Right now, gamers in China can watch people play Honor of Kings (known as Arena of Valor outside the country) on a lot of game streaming platforms. But a court ruling suggests that may change soon.

Guangzhou Intellectual Property Court ruled that Xigua Video -- a live streaming app made by Bytedance -- should stop hosting live streaming videos of Honor of Kings, because it’s not authorized by the game’s maker, Tencent, state media Legal Daily reported.

But the court did not say that Xigua couldn’t host any Honor of Kings streams. In fact, it specifically says that there’s nothing wrong with individual users doing so.

Instead, the ruling targets Xigua’s strategy of recruiting Honor of Kings streamers. The court says that the company has been bringing streamers to its platform and taking a cut of their income -- an act which the court says hurt Tencent’s rights.

The game live streaming section on Xigua Video no longer has content related to Honor of Kings. (Picture: Xigua Video)

This might also have something to do with the fact that Tencent has a stake in two of China’s biggest streaming platforms, Huya and Douyu. Game streaming is big business in China, with more than 200 million users in the country, so maybe it’s not surprising that Tencent wants to make sure that only its platforms can benefit from its biggest game.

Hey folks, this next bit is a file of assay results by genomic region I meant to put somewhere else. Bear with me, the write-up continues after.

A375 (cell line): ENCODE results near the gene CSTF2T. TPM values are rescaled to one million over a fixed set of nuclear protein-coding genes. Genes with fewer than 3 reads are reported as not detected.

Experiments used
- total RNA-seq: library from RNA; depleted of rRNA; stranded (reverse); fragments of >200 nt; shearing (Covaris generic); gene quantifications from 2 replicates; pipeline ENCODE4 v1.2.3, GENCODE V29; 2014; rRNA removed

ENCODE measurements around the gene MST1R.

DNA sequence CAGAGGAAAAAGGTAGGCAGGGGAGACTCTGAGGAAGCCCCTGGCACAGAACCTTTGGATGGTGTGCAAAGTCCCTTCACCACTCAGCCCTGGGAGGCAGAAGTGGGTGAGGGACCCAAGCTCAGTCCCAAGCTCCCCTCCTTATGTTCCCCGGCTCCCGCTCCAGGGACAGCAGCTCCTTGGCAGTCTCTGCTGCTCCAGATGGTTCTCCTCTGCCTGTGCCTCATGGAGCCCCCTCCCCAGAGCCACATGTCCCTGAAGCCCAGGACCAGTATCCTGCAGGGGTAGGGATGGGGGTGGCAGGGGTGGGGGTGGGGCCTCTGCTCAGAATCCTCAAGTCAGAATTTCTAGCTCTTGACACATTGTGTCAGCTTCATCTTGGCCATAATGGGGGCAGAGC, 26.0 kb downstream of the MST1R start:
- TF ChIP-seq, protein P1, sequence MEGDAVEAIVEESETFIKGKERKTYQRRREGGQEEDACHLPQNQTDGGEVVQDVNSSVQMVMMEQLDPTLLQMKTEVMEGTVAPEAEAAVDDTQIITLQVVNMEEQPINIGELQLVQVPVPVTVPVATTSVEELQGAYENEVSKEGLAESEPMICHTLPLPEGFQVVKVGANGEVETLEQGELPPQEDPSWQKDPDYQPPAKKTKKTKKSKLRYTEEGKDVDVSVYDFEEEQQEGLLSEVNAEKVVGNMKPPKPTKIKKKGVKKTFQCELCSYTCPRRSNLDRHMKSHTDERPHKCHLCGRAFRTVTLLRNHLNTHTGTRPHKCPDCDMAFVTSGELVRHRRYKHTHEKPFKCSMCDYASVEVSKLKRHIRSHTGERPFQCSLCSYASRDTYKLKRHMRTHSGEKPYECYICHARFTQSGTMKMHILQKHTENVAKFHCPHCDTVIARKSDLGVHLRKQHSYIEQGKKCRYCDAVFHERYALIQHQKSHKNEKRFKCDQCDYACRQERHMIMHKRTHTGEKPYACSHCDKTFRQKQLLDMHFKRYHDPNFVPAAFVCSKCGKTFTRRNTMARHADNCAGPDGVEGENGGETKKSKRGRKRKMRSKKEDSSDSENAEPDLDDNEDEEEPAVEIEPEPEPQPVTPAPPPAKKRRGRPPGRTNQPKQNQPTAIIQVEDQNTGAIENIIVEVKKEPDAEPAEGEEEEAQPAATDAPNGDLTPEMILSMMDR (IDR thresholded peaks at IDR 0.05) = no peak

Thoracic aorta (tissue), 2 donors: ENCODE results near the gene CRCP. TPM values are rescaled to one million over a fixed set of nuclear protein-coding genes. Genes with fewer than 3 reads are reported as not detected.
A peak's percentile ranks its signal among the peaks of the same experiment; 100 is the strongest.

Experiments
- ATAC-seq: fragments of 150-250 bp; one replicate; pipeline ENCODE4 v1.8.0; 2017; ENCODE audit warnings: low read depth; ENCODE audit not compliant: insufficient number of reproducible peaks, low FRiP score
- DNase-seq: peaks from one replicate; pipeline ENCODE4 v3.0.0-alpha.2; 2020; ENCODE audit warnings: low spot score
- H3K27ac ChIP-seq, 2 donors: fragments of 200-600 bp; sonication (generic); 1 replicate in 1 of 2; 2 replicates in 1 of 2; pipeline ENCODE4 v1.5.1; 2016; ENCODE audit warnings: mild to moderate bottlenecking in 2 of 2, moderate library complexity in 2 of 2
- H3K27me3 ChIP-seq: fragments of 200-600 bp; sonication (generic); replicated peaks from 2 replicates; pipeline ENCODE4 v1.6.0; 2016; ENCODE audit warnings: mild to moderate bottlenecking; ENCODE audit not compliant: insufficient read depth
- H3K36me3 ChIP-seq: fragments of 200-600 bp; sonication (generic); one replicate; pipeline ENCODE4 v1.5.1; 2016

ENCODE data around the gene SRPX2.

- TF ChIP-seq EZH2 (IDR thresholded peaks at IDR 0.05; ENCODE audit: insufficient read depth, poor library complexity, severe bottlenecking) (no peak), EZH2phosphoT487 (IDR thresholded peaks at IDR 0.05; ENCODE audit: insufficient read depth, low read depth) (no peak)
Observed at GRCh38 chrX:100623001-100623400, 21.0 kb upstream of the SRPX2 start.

Still, Xigua is playing it safe: It’s removed Honor of Kings from its list of games, and the only three live streaming rooms we could find when searching for it were for the international version, Arena of Valor.

It’ll be interesting to see where this goes from here, and whether Tencent uses the court’s ruling to go for other games. One of the other big games we saw on Xigua? PUBG Mobile, developed and published by Tencent.